Bundy probably made his case in a bad way and, ultimately, the federal government will win. There’s no doubt about that; he’s already lost twice in appeals. No one can fight the power of the federal government, with all the resources and options at its disposal.
What Bundy did, however, was point out that the system is broken. It doesn’t matter if the rationale is to save turtles, fish, mice or prairie chickens, the federal government is eliminating not only grazing but the entire multiple-use concept on federal lands.
Folks back East can still drive out to one of the western states, hike around and enjoy the vast country, so they don’t have a lot of concerns. However, the economies and the lifestyle of the affected western communities are being destroyed. It’s as if you made an agreement with someone, subsequent generations continued to invest on the land, and then the deal was changed.
I suppose the best analogy is to take a landowner in a state like Illinois, whose family has owned and worked a particular parcel of land for 100 years and multiple generations. One day, the government decides your land would better serve society as a state park or if it had a Walmart distribution center on it. Undoubtedly, you’d fight the government; undoubtedly, you would lose.
The reality is that for people in the West, public lands have been seen as private property to a large extent, unlike in the East where virtually all land is considered private property. The sad reality, however, is that private property rights no longer exist. You can hold your land until the government decides to take it. It’s just a much more real experience for people in the West.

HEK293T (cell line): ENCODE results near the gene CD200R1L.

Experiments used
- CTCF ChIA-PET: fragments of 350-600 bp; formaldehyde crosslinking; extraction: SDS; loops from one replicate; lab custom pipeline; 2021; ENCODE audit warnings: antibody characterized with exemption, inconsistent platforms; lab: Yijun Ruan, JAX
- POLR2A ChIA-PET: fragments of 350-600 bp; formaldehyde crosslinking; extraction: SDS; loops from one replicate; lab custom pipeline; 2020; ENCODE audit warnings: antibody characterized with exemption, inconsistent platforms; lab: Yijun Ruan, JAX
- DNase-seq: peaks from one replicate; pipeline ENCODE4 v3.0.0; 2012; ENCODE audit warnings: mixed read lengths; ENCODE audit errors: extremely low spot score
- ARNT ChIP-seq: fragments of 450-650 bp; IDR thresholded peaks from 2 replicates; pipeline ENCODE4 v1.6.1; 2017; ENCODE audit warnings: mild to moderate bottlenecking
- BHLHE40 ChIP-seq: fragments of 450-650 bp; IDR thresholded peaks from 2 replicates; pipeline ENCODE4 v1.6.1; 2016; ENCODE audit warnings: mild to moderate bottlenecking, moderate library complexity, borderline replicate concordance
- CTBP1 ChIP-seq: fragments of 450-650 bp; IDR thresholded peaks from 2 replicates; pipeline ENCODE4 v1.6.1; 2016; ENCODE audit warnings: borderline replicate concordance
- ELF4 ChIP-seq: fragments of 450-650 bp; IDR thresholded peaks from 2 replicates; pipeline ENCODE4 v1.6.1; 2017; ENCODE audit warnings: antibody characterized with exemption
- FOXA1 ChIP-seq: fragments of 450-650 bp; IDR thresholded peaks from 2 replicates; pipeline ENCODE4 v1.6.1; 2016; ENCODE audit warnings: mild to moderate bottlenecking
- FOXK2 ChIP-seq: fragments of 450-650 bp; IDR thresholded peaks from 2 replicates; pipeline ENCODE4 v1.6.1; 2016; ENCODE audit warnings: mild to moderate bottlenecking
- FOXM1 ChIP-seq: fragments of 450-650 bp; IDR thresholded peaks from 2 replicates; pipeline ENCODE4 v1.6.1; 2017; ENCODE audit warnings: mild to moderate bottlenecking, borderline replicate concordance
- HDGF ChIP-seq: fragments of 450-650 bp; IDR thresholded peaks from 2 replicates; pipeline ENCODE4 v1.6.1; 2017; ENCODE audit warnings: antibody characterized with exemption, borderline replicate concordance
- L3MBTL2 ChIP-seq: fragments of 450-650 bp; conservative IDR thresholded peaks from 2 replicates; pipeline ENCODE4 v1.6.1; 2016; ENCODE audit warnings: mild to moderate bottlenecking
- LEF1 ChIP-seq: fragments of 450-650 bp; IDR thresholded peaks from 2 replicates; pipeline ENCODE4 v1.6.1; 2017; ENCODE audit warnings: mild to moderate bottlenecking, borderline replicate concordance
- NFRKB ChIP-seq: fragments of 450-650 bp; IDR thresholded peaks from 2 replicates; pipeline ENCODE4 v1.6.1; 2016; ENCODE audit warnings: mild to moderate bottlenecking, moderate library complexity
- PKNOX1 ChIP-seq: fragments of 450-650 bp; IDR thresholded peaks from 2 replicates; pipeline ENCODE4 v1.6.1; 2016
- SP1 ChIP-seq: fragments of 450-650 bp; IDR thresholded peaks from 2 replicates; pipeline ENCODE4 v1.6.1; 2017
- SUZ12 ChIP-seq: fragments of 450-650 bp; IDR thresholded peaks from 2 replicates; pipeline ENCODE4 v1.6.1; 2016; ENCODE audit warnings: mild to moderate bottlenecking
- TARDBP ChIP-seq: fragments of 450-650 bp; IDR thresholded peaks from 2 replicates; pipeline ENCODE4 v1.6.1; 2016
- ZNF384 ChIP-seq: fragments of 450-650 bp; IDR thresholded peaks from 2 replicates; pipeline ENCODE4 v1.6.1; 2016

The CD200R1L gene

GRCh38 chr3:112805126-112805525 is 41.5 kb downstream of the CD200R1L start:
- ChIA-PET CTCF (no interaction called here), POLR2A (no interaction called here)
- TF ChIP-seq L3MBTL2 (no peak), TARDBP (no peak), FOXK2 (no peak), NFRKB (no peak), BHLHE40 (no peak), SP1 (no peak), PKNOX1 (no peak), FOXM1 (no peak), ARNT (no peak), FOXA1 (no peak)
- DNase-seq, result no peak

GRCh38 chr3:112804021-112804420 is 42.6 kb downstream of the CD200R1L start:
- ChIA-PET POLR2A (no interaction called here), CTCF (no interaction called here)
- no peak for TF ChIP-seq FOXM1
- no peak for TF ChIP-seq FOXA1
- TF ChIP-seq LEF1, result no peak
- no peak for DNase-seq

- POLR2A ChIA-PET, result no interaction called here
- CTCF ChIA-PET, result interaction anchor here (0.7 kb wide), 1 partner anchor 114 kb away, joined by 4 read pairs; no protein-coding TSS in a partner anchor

If you haven’t lived in a western state, you likely don’t understand the dynamic between state rights and the oppressive power of the federal government. The federal government is not only the biggest landowner in most western states, but the most powerful player, essentially dictating what is to be done. Along with any decree is the ever-present threat of shutting down your economy if you don’t go along. The feds also don’t pay taxes on that land, so that’s a tremendous drain as well.
As I said, the Bundy family will lose, and the federal government will drive them out of business one way or another, thus removing cattle from land that had been grazed successfully for generations upon generations. Unless you’re a rancher whose livelihood depends on grazing federal lands, dealt with any of the 20 bureaucracies you must deal with in doing so, and been forced to listen to a 20-something bureaucrat threaten your lease unless you change your ways, you can’t fathom the resentment that exists in some quarters toward an overbearing, uncaring and totally unintelligible federal bureaucracy that can dictate virtually everything to you.
Bundy isn’t to be celebrated for breaking the law or for failing to pay his fees, but he is a hero for calling attention to the plight of the West as his final act. Then the Bundy family will be like the thousands of other western ranchers that have been, or are being, removed from their land on a daily basis. Perhaps, however, Bundy’s final act of defiance will bring attention to the problem of a broken system.
The views of Troy Marshall do not necessarily reflect those of beefmagazine.com or the Penton Farm Progress Group.
Editor's Note: The Nevada Cattlemen's Association provided this position statement on April 18. Click here to read.